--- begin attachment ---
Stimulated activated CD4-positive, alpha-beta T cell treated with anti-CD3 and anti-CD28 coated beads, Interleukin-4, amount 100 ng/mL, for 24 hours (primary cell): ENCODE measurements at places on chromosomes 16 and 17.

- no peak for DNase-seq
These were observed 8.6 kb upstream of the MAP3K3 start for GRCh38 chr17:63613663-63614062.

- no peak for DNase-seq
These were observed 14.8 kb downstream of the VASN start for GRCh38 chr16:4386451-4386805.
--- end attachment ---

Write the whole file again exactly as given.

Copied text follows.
Stimulated activated CD4-positive, alpha-beta T cell treated with anti-CD3 and anti-CD28 coated beads, Interleukin-4, amount 100 ng/mL, for 24 hours (primary cell): ENCODE measurements at places on chromosomes 16 and 17.

- no peak for DNase-seq
These were observed 8.6 kb upstream of the MAP3K3 start for GRCh38 chr17:63613663-63614062.

- no peak for DNase-seq
These were observed 14.8 kb downstream of the VASN start for GRCh38 chr16:4386451-4386805.